Mexico is plagued by kidnappings among migrants

Police officers investigate the scene after a freight train was stopped by authorities in Uvalde, Texas, March 24, 2023. Two migrants were found dead in a train car and at least 10 others in need of medical attention were taken to the hospital that day, after police received a 911 call that migrants were "suffocating" inside a train car near the U.S.-Mexico border, according to police reports. (OSV News photo/Joey Palacios, social media via Reuters)

MEXICO CITY (OSV News) ─ Shortly after New Year's Day, 32 kidnapped migrants appeared in the border city of Rio Bravo, Mexico, after a media storm over their disappearance -- having been forced off an intercity bus by a drug cartel convoy.

The following day, 19 migrants appeared at the diocesan migrant shelter in Matamoros -- just to the east -- after paying ransoms for their release from captivity.

"It's like that every day," Father Francisco Gallardo, who heads migrant ministry for the Diocese of Matamoros, told OSV News of the kidnapped migrants arriving.

"Everyone arrives kidnapped at the migrant shelter. People released from captivity arrive at the parish, at the Reynosa migrant shelter, too," he said.

Migrants have moved through Mexico in large numbers in recent years on trips rife with risks such as robbery, rape and extortion.

But kidnappings also became a true plague, with many migrants falling victims as criminal groups and drug cartels -- often in cahoots with police, soldiers and immigration officials -- target people without papers. Victims are often abducted while riding intercity buses, but also forced off of freight trains and grabbed in violent border cities. Victims then plead with relatives in their countries of origin or the United States to pay ransoms -- usually via wire transfers.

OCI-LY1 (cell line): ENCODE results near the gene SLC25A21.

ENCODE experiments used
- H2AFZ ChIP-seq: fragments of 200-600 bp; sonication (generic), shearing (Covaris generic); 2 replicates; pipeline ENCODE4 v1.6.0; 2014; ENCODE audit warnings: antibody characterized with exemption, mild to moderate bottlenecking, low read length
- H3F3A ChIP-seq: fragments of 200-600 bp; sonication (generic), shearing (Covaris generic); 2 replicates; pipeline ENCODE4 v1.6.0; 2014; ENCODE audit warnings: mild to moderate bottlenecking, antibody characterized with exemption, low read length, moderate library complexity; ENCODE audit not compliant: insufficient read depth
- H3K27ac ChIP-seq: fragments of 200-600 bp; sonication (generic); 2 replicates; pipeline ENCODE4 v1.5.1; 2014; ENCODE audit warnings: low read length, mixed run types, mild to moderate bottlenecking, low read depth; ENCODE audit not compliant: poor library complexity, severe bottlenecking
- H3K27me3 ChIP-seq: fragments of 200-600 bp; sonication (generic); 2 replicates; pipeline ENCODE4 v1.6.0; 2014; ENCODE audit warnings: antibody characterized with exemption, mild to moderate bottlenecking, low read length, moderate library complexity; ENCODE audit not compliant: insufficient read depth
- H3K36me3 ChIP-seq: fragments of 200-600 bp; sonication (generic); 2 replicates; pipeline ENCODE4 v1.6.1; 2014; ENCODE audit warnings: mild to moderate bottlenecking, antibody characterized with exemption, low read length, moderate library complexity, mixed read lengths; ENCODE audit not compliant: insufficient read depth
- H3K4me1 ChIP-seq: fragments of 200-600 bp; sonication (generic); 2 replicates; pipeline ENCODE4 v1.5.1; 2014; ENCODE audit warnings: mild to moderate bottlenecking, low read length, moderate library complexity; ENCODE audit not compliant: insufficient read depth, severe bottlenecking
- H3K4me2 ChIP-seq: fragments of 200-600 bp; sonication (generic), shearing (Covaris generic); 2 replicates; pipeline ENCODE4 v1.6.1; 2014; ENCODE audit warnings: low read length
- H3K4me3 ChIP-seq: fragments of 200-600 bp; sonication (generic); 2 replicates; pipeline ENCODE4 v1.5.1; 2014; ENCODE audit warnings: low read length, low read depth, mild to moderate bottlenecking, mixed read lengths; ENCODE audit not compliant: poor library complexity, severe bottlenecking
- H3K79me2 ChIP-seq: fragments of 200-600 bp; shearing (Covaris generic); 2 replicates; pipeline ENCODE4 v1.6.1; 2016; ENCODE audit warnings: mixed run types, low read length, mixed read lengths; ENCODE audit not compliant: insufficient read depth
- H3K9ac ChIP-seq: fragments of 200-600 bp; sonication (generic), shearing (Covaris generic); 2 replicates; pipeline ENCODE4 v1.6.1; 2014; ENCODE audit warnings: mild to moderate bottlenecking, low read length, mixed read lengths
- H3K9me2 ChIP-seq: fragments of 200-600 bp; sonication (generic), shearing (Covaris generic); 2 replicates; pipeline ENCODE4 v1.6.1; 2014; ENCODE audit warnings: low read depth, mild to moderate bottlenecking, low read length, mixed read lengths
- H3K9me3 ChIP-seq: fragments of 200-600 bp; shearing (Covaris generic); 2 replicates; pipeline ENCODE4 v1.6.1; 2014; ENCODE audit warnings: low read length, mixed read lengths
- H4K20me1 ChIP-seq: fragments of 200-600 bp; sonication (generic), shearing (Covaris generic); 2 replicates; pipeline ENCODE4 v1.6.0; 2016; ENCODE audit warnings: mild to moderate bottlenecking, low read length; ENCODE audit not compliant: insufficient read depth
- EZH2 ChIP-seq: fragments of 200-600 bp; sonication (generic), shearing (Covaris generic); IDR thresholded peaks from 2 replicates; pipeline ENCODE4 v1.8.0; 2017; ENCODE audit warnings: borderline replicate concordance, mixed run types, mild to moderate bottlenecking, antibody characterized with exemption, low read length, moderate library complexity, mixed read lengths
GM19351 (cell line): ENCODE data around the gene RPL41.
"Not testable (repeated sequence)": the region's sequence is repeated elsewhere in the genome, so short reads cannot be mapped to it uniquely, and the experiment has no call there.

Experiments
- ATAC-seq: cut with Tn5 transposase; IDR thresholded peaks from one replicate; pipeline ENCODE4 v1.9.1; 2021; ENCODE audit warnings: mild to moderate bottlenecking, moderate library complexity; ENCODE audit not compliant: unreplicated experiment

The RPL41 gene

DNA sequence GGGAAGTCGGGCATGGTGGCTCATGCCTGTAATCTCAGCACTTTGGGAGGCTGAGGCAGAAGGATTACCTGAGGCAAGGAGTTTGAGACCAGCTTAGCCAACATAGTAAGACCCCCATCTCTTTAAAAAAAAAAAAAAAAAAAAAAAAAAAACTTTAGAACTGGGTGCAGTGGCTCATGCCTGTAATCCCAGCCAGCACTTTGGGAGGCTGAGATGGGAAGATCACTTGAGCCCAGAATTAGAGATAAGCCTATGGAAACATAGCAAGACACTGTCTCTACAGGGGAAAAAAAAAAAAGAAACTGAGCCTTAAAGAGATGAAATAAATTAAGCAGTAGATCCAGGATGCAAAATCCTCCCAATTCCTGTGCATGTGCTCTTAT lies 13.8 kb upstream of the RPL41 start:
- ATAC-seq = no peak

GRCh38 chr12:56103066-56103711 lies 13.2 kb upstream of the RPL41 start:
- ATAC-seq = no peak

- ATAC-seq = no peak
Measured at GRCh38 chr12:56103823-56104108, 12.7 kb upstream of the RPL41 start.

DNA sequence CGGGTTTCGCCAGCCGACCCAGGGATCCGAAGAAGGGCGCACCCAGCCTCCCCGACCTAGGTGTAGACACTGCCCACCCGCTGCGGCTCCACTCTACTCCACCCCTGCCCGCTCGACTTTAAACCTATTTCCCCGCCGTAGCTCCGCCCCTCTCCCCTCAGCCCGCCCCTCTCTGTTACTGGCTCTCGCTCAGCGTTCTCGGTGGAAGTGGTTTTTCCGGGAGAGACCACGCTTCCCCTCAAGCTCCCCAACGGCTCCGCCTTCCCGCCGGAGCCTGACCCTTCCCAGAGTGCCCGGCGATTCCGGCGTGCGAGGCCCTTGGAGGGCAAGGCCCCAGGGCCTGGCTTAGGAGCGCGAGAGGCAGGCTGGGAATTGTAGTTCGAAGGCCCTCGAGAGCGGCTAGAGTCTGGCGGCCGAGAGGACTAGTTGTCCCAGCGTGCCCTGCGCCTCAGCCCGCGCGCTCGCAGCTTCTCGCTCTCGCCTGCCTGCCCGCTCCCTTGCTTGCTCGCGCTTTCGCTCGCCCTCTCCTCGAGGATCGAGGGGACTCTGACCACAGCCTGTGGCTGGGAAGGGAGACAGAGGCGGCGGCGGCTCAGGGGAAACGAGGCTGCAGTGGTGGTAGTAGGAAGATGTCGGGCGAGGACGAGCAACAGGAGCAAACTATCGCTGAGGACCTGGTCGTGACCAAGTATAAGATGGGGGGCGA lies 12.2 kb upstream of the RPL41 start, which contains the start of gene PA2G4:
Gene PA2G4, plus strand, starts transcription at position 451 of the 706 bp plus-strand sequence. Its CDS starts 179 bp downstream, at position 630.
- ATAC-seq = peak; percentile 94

"They get them off the buses and they take them to safehouses," Father Gallardo said. "(The migrants) are physically and psychologically mistreated. They don't feed them, don't give them water. They're beaten and their families are also tortured because the families are asked for money."

Migrants risk kidnapping across the country, according to Catholics working in migrant ministries. But this situation is especially dire in Tamaulipas, a state tucked into the northeastern corner of Mexico and bordering Texas, where rival drug cartels dispute corridors for smuggling drugs to the United States. Increasingly, the cartels smuggle migrants, too -- forbidding anyone to cross the Rio Grande in certain places without paying them first.

"It's not a new method," said Father Gallardo. "It’s something that existed and continues happening."

The 32 migrants -- 26 Venezuelans and six Hondurans -- were abducted from a bus traveling between the states of Nuevo León and Tamaulipas Dec. 30. A media storm ensued and the migrants were left in a bus -- presumably by their captors -- outside a shopping center in the municipality of Rio Bravo four days later.

Federal government officials insisted the migrants were "rescued," but Public Security Secretary Rosa Icela Rodríguez said later some of the victims had paid ransoms.